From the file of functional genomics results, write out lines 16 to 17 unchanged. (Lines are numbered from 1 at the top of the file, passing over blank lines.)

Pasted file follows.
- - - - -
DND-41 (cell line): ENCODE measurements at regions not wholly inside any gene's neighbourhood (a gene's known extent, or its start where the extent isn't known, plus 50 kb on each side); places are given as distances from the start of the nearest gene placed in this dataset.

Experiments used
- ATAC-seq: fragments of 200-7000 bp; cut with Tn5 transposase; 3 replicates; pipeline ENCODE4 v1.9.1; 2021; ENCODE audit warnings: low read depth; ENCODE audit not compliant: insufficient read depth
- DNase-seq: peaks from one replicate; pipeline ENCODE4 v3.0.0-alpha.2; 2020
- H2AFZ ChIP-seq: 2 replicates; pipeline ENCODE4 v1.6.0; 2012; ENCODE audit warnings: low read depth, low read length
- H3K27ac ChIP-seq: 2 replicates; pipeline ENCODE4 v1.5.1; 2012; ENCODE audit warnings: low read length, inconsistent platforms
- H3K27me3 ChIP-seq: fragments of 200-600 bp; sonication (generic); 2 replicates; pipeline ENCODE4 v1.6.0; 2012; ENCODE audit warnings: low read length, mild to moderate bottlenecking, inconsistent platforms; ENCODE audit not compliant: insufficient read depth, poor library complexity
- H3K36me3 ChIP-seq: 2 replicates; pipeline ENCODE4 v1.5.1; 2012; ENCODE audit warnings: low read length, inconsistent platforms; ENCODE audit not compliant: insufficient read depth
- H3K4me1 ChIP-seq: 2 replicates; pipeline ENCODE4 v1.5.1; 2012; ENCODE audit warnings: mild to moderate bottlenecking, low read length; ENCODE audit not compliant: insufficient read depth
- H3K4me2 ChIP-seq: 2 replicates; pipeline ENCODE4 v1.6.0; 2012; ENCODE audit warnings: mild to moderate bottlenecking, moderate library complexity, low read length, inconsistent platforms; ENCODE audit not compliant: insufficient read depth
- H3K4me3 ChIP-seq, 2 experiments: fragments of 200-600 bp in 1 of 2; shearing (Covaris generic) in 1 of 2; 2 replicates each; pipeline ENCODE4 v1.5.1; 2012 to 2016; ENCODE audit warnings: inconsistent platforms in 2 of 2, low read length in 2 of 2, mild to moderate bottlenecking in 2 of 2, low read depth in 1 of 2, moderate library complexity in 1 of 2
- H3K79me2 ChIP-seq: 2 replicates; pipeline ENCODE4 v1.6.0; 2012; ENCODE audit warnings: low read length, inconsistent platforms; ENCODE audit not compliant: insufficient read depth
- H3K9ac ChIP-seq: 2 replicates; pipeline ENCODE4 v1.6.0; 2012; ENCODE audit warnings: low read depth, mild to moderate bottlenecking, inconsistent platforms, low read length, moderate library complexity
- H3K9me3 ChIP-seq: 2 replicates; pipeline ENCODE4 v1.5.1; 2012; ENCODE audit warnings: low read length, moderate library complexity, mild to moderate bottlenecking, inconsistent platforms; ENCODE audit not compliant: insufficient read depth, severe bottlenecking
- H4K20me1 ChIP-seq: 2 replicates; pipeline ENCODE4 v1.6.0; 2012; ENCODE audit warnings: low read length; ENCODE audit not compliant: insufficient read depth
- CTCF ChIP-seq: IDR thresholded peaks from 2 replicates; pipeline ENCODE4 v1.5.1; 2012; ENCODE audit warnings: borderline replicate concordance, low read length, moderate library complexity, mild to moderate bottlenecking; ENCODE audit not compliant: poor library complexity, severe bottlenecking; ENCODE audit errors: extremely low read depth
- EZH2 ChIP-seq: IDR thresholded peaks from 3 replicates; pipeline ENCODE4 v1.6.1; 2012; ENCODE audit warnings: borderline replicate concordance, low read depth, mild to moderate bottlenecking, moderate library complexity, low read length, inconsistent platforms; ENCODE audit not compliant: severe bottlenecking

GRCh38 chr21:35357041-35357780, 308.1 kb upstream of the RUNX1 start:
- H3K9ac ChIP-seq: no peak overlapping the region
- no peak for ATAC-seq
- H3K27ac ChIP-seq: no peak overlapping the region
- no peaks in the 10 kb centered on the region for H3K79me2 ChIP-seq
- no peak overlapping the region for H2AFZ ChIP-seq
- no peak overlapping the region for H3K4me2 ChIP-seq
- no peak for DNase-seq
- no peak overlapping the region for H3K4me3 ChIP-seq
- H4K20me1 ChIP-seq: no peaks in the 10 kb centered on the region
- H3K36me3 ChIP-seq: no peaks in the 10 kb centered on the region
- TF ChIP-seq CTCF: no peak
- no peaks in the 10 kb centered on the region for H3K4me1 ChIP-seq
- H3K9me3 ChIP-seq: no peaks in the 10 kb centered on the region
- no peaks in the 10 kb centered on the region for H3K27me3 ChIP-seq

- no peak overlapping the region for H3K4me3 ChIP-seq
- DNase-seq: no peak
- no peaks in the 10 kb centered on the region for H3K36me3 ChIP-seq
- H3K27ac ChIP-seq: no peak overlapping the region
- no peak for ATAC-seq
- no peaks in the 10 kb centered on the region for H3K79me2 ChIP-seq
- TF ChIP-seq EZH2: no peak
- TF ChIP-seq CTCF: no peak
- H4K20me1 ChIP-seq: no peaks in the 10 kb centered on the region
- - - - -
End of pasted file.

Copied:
- CTCF ChIP-seq: IDR thresholded peaks from 2 replicates; pipeline ENCODE4 v1.5.1; 2012; ENCODE audit warnings: borderline replicate concordance, low read length, moderate library complexity, mild to moderate bottlenecking; ENCODE audit not compliant: poor library complexity, severe bottlenecking; ENCODE audit errors: extremely low read depth
- EZH2 ChIP-seq: IDR thresholded peaks from 3 replicates; pipeline ENCODE4 v1.6.1; 2012; ENCODE audit warnings: borderline replicate concordance, low read depth, mild to moderate bottlenecking, moderate library complexity, low read length, inconsistent platforms; ENCODE audit not compliant: severe bottlenecking